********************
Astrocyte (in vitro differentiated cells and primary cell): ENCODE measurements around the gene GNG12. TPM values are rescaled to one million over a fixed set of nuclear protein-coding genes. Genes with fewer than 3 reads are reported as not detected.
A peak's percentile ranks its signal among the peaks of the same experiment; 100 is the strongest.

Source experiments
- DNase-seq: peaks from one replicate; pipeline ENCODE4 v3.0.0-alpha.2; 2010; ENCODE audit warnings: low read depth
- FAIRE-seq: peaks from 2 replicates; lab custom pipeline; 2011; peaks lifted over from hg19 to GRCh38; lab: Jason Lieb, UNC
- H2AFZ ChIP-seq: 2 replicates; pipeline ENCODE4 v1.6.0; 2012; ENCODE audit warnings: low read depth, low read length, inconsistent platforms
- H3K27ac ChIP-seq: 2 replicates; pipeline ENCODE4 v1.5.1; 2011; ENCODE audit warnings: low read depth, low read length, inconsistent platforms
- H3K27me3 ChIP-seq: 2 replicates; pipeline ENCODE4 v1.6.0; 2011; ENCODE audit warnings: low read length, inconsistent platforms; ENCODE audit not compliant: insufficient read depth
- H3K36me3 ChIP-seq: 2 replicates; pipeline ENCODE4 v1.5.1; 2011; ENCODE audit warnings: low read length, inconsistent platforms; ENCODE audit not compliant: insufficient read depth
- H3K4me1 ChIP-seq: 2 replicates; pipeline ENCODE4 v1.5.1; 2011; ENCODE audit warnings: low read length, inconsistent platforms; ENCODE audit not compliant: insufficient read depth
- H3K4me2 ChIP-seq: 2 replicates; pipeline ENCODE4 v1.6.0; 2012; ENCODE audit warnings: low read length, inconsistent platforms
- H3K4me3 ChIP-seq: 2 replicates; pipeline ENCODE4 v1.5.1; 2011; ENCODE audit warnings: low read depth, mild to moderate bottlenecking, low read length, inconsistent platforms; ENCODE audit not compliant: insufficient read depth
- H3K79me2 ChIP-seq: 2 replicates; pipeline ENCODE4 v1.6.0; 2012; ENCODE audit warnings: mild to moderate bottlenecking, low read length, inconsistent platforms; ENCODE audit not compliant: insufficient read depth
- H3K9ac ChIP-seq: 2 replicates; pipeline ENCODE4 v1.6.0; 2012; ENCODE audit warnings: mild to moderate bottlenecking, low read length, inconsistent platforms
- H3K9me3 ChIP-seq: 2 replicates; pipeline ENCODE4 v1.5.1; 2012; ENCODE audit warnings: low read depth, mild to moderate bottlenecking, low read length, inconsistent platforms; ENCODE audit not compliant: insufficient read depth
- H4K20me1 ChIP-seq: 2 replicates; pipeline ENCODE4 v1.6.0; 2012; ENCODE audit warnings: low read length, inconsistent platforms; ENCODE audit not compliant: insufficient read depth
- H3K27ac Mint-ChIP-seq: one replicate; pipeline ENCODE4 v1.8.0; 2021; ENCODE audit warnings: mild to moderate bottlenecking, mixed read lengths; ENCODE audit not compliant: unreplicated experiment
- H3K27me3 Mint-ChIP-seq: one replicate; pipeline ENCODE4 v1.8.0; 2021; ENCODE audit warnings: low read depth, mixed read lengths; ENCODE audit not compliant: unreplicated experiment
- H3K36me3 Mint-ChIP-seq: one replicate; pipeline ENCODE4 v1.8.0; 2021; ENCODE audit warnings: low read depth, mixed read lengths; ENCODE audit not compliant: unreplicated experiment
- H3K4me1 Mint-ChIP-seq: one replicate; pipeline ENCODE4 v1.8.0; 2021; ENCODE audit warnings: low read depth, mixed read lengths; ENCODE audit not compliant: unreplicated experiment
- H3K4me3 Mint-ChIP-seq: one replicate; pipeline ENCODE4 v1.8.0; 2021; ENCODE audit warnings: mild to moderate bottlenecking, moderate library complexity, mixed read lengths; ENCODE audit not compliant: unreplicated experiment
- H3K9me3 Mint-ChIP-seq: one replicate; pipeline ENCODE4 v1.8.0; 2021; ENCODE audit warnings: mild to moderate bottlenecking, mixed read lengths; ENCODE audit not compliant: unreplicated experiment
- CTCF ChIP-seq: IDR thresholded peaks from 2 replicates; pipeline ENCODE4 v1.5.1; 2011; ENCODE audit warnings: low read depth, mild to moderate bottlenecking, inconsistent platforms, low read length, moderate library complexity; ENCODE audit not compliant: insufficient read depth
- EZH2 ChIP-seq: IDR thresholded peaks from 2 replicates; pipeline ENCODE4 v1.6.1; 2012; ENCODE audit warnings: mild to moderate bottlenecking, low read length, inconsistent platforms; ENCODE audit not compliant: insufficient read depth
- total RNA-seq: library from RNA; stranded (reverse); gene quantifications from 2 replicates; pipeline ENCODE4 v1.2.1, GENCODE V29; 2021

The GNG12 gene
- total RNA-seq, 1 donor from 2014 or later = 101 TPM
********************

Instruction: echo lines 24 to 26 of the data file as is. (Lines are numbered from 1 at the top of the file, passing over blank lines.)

- EZH2 ChIP-seq: IDR thresholded peaks from 2 replicates; pipeline ENCODE4 v1.6.1; 2012; ENCODE audit warnings: mild to moderate bottlenecking, low read length, inconsistent platforms; ENCODE audit not compliant: insufficient read depth
- total RNA-seq: library from RNA; stranded (reverse); gene quantifications from 2 replicates; pipeline ENCODE4 v1.2.1, GENCODE V29; 2021

The GNG12 gene